Originally Posted by dabateman
1. I never defended Reids statement. Go back and read.
Your offering a meaning of "is" argument. You proposed an adverse market scenario for Ford if the Dear Leader hadn't nationalized GM and Chrysler, supporting Reid's statement. If that's not defending Reid's statement, what is?
2. Economics would dictate that people are willing to sacrifice quality for price AND that would occur with a loss of GM and Chrysler. Their cars would be on the cheap and flood the market.
Your assuming GM and Chrysler would be shut down. Most probably they would have been broken up with the most profitable model lines bought up by other investors. New Jeeps or Chevys would be manufactured to sell profitably rather than under a government overseer motivated by union appeasement.
I am surprised at your inflexibility. Someone who claims to be so open-minded ought to readily accept the notion of a business lifecycle. Chevy is a brand name, it doesn't have to be manufactured by GM particularly if the only way it can be is via nationalization. Propping up zombie car companies with the taxpayers dime will lead to the same rotten results as Japan's propping up zombie banks, economic stagnation.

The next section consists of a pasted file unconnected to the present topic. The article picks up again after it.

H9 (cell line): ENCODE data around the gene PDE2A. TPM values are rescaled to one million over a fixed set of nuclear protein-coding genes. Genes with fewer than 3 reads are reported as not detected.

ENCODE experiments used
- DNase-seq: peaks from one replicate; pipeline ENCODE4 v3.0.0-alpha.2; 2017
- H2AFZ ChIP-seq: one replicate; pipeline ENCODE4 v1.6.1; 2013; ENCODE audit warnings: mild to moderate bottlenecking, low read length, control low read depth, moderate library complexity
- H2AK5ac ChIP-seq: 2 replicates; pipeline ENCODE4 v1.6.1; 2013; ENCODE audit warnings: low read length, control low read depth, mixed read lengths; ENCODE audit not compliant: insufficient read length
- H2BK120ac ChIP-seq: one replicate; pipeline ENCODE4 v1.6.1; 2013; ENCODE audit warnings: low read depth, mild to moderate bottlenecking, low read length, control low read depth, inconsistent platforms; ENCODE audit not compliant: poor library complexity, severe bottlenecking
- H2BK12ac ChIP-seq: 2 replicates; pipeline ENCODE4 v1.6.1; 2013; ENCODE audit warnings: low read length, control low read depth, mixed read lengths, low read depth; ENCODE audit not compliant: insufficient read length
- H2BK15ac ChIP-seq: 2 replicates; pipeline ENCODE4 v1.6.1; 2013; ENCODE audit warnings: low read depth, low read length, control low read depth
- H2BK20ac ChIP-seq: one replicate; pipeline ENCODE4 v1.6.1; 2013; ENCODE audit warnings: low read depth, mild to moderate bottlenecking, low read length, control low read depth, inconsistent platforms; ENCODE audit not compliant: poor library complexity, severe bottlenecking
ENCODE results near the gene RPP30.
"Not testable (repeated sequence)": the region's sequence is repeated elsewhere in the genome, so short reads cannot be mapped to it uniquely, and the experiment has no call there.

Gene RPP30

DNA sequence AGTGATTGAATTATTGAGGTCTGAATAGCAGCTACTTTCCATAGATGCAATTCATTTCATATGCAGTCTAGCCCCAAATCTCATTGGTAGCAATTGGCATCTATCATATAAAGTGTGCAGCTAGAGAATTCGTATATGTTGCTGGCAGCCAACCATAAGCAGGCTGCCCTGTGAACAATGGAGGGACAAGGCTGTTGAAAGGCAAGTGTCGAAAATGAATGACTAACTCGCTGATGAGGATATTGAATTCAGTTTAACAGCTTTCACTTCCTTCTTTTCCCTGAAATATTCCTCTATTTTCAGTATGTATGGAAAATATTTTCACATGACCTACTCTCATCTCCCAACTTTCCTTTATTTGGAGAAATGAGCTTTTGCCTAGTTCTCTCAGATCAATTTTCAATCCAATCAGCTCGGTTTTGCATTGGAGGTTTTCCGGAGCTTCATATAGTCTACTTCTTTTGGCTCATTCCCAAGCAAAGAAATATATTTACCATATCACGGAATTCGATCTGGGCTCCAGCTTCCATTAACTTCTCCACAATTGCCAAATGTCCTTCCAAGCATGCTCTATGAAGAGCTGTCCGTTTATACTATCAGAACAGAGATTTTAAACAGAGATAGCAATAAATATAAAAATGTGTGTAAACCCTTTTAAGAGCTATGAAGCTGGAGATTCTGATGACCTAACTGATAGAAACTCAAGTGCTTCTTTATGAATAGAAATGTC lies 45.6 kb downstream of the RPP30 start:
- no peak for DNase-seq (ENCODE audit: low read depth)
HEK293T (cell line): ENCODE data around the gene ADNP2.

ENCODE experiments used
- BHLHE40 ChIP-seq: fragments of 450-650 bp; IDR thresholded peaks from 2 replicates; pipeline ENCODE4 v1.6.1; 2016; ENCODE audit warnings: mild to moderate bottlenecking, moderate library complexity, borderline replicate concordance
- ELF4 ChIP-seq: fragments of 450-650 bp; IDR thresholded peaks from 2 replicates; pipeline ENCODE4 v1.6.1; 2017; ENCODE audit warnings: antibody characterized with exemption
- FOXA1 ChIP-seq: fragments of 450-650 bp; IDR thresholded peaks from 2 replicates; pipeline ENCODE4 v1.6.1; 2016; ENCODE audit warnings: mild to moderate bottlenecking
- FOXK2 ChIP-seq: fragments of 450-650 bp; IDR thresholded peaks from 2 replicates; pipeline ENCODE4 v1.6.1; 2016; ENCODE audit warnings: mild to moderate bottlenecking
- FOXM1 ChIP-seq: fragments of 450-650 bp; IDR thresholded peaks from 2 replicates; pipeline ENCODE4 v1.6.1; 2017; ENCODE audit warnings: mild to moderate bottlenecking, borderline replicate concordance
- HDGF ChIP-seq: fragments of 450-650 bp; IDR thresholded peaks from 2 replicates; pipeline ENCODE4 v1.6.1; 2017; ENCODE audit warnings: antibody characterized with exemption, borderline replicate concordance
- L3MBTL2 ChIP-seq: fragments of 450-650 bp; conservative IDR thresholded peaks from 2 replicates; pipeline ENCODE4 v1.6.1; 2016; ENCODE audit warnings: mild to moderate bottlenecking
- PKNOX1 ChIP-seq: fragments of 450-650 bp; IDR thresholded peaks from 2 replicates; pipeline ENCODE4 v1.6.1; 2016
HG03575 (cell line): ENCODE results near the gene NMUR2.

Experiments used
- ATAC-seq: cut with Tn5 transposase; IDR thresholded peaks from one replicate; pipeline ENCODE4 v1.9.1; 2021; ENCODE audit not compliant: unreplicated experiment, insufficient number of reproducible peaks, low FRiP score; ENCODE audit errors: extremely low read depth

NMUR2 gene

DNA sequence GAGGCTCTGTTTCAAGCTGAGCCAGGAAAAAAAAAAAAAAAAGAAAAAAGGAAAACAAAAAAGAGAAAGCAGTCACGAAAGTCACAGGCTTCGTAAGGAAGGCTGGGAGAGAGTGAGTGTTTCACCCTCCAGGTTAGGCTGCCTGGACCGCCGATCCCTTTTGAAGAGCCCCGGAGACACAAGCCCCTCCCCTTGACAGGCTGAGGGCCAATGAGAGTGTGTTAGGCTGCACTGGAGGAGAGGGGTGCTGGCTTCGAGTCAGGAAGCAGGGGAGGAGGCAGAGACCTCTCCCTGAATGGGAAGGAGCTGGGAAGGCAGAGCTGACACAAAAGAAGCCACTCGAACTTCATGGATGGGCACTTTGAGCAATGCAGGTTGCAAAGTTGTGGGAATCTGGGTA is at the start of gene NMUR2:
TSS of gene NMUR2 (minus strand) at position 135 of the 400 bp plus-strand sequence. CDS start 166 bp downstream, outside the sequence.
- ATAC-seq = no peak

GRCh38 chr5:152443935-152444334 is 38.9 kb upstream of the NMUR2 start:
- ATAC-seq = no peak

3. Leaving FEW leads to a false inflation in price as competition is the only thing driving the price DOWN. [/QUOTE]
Really? Go down to your local Walmart looking for price increases compared to price cuts. Funniest thing, after all the dire warnings Walmart would jack up prices after the wiped out mom and pop stores the opposite has happened.
Ford would still have to compete with Nissan, Toyota, etc. in the near-term and new manufacturers in the future. Let's say your non-competition scenario is somehow true so Ford books huge profits thanks to price increases. What do big profits attract in a free market? Anyone? Anyone? It begins with "c" and ends with "n".